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Injustice anywhere is a threat to justice everywhere. We are caught in an inescapable network of mutuality, tied in a single garment of destiny.
- Martin Luther King, Jr.



Campaign of Violence Against Colombian Trade Unionists


Billy Mitchell


Political and media commentators in Northern Ireland have been focusing on Colombia for all the wrong reasons. Discussions about what three Irish republicans were doing in FARC-territory fades into insignificance when one considers the worsening situation for trade unionists in that country – a country that has been dubbed the one of the most dangerous places to be a trade union activist.

Some six hundred members of SINTRAEMCALI, a sister union of UNISON in Colombia, have been occupying the municipal buildings of Cali in protest at the government's decision to privatise electricity, water and the telecommunications company, EMCALI. In a interview facilitated by UNISON, Luis Hernandez, Vice President of SINTRAMCALI, said, “For the past seven years we have been engaged in a struggle against capitalismo salvaje [savage or wild capitalism] being introduced into enterprises that generate perhaps $500 million a year. The workers, because of the world view we have – particularly from the Philippines, Argentina and Chile – have developed a strategy of bringing the community out onto the streets to prevent the privatisation of the services we all rely on”.

According to UNISON "The situation is very dangerous, with arrest warrants and death threats being made against protesters". Trade unionists and others are daily putting their lives at risk in an endeavour to establish a just and equitable society.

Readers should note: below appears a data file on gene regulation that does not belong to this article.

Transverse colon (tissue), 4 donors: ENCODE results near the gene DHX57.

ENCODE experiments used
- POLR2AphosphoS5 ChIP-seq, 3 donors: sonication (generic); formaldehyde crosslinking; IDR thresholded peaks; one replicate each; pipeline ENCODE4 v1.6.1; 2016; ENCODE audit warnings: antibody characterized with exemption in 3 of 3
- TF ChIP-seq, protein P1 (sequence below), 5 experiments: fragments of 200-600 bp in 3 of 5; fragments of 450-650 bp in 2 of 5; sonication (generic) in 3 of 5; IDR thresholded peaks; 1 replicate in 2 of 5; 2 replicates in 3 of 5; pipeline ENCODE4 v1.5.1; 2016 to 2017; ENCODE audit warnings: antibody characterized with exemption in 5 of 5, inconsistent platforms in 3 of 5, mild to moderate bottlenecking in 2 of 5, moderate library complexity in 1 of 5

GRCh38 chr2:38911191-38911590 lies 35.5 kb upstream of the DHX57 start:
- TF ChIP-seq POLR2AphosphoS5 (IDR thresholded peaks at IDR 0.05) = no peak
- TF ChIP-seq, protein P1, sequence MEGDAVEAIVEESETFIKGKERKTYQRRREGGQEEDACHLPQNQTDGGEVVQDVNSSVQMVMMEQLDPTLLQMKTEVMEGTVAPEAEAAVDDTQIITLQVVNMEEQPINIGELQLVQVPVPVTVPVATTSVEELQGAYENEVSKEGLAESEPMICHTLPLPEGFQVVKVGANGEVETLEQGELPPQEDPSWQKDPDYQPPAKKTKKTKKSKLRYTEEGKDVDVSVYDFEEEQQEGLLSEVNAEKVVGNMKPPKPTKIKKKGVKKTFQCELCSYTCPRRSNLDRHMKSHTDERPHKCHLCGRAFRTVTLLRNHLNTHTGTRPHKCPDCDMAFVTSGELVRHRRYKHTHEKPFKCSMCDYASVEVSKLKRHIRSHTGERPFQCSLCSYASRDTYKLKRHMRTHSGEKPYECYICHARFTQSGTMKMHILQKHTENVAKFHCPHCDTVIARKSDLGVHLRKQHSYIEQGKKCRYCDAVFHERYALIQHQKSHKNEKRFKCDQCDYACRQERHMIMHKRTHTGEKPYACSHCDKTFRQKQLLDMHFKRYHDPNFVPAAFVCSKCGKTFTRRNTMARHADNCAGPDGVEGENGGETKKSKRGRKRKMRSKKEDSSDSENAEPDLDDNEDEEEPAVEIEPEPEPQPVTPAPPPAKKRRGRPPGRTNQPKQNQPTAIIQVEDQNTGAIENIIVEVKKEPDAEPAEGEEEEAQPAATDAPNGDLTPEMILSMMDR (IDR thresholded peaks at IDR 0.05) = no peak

Public service employees in Colombia are denied the basic right to collective bargaining and those employed in the public sectors of banking, oil, transport, healthcare and domiciliary services are denied the right to take strike action. Workers who dare to take strike action cam be officially sacked and their union assets liquidated.

Freelance journalist, Mónica del Pilar Uribe, claims that:- Teachers, nurses, workers in the courts and public construction, particularly members affiliated to the Central Unitaria de Trabajadores (CUT), are routinely the target of violent assault. In conflict zones, health workers are accused of collaborating with guerrillas if they give them medical attention. Some medical staff have been assassinated alongside their patients in ambulances; others have been attacked in emergency and intensive-care wards.

A longstanding campaign of violence has been directed against trade union activists . During 2000 some 112 trade unionists feel victim to extra-judicial executioners, while last year over 140 union leaders and activists were murdered. Two members of SINTRAEMCALI, Carlos Elicier Prado and Henry Jimenez Rodriguez, were amongst those murdered last year. Jesús González of the Central Unitaria de Trabajadores, Office of Human Rights, claims that almost half his members have been intimidated at one time or another and that five hundred members have had to flee the country.

Last October, a report issued by the International Confederation of Free Trade Unions (ICFTU) In its October 2001 report on the violation of trade union rights, the International Confederation of Free Trade Unions (ICFTU) criticised the Colombian authorities for their failure to protect trade unionists and for hindering international efforts at sending a commission of inquiry to investigate the dramatically deteriorating situation. The Colombian authorities prefer to prosecute workers rather than uphold their basic human rights.

“We’re convinced that trade unions have to join hands with social movements, not just aim to improve workers’ conditions,” says Luis Hernandez. “In fact, we now focus primarily on social issues. This is why we always have the support of the community.”

If local politicians, among others, want something to be concerned about events in Colombia let them show some concern at the campaign of violence and violations of human rights directed against trade unionists. A motion of support from the Assembly for an international commission of inquiry into workers’ rights violations in Colombia would be a start.

[Billy Mitchell is a Branch Officer of the Greater Belfast Community Sector Branch of UNISON]





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